As we were creating this moment on screen, we realized that there is a double struggle: a struggle against those who take our rights, and an internal struggle to act on our responsibility not to give them up. Therefore, slowly, we wanted to eternalize our work through the camera, as an artistic act, as an act of mourning for a true friend and teacher who disappeared from our lives without warning, and as a way to preserve his memory and continue his life’s work.
The period following the murder was the most difficult time in our lives. Like the characters in Waiting for Godot, we would wake up every morning to the same reality, without hope, without change, without a way out. However, like in Godot, we saw that in the midst of this endless, continuous depression, new hope and friendship began to appear. Just as Didi tucks Gogo into “bed” at night, sings him a lullaby and protects him from his fears, support and friendship came our way: Adi Khalefa, a brilliant, young stand-up comedian from Nazareth, the Palestinian hip-hop group DAM from Lod, the actors Ammar Khalhal from Acco and Saleh Bakri from Haifa, and the singer Shaida Mansour from London – all of these amazing new friends came to support us and help us finish the third part of the film, Antigone. In our version of the story, Ammar asks Saleh if he thinks the hero will kill his sister, who is trying to produce the theatre play Antigone in the camp. And Saleh answers: “No!” He will close the theatre, which, to his sister, is the equivalent of death.
Rami Khawail –a 20-year-old actor in the Jenin refugee camp who was arrested and interrogated by the IDF and the General Security Services during the rehearsals, performs Shylock’s famous monologue from the Shakespearean play The Merchant of Venice:
Many people tried to prevent us from performing the play and creating our film. We received threats; actors were put in jail; Israeli and reactionary Palestinian forces applied pressures. Dealing with arrests, threats, and other attempts to stop our creative lives became our daily routines. After this turmoil, the Berlin Film Festival’s acceptance of Art/Violence was especially encouraging, and the love, praiseworthy reviews and award were sweet gifts for our Quixotic stubbornness. The film did not receive any institutional support, Israeli or otherwise. As an independent project, the film was free to portray our love for Juliano, the art of theatre, femininity, and Palestine. Our team was joined by Aviva Zimmerman and Tamer Nafar as a producer, Eilona Givon as animator, and Adi Golan-Bikhanfo as editor and co-director. Thus, in an organic manner, a film emerged that was, simultaneously, both Palestinian and binational. I remember that when I first arrived in Jenin, I told Jul that I had come there in hopes that he would teach me the steps of binationalism, step by measured step. And indeed, through both Jul and his students, I learned that binationalism is at once a beautiful dance and a never-ending struggle.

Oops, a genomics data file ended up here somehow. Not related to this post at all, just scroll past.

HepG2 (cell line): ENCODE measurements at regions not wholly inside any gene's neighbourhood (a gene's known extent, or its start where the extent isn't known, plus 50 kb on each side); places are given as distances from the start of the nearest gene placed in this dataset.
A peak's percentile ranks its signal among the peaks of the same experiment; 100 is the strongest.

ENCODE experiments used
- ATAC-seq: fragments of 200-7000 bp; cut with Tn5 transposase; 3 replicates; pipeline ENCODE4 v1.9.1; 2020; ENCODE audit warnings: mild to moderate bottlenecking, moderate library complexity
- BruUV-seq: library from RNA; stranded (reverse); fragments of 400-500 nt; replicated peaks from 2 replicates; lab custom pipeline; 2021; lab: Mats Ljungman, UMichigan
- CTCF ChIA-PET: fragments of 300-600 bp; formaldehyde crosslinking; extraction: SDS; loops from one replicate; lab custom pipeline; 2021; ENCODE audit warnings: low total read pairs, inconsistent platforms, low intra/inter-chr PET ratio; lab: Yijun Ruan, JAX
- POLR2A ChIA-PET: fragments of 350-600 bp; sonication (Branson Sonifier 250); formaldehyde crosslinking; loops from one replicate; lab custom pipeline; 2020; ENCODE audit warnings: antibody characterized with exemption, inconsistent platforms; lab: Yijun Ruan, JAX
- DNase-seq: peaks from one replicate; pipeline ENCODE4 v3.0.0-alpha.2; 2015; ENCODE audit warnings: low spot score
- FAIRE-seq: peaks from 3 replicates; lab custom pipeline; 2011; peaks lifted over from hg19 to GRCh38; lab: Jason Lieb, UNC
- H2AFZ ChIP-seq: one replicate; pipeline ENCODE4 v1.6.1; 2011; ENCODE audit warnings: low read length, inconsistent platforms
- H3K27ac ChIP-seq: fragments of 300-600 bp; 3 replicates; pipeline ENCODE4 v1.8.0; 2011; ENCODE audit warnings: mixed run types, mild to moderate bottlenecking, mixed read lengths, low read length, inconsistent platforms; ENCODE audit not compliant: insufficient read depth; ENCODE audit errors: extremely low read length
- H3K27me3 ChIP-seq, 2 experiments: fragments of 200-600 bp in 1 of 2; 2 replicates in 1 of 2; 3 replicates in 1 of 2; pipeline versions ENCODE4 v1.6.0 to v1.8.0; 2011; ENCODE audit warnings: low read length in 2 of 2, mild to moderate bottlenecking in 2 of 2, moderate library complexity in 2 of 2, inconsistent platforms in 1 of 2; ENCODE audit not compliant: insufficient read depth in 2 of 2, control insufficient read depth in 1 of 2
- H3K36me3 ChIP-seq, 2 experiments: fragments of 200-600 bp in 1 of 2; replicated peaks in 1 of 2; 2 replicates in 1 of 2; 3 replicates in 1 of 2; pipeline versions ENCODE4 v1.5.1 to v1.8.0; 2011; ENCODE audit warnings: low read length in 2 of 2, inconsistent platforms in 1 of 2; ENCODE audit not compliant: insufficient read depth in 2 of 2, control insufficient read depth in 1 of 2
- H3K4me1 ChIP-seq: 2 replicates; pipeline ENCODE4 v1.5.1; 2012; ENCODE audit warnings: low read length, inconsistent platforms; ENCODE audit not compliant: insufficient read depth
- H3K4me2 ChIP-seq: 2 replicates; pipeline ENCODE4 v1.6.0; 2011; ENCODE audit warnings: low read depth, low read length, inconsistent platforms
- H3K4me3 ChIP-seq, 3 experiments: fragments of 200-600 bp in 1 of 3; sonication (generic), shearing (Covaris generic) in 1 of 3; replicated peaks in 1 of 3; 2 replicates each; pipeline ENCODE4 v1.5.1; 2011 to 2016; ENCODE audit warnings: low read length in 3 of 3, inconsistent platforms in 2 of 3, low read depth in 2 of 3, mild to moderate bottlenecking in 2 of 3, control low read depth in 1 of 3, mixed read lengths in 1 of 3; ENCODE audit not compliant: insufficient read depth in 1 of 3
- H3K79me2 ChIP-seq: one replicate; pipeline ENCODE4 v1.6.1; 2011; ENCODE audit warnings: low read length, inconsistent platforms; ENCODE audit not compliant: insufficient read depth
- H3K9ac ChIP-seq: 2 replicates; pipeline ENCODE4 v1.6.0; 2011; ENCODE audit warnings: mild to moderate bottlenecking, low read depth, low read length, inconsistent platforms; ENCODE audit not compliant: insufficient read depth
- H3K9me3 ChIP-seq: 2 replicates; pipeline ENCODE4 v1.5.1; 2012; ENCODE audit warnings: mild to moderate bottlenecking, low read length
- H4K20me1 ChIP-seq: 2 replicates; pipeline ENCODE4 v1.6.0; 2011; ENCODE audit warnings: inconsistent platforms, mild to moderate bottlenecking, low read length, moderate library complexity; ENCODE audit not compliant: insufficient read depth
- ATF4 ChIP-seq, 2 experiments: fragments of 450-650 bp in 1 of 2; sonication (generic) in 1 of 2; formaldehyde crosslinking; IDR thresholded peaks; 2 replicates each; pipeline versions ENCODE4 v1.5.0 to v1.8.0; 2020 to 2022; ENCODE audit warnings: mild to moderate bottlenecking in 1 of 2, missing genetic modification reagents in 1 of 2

One of the most exciting aspects of the CINEMA fairbindet award is its promise for distribution in 28 cinemas. And what makes filmmakers happier than knowing there will be an audience for their work? I wholeheartedly hope that the film will be shown widely in Israel as well. In the meantime, we’ve decided to organize modest screenings in supportive communities. We were proud to hold the first screening at Al Saraya Theatre in Yaffa on the evening of March 8, with all proceeds going to Mariam and Batoul’s amazing new project: the play Peter Pan in Jenin.
As far as Mariam Batoul and Milay are concerned, the film is not the end, but just the beginning…it is the first step in their transformation into proud and remarkable Palestinian actresses and directors — for whom it is impossible to separate between art and life.
This post originally appeared on the Haaretz website.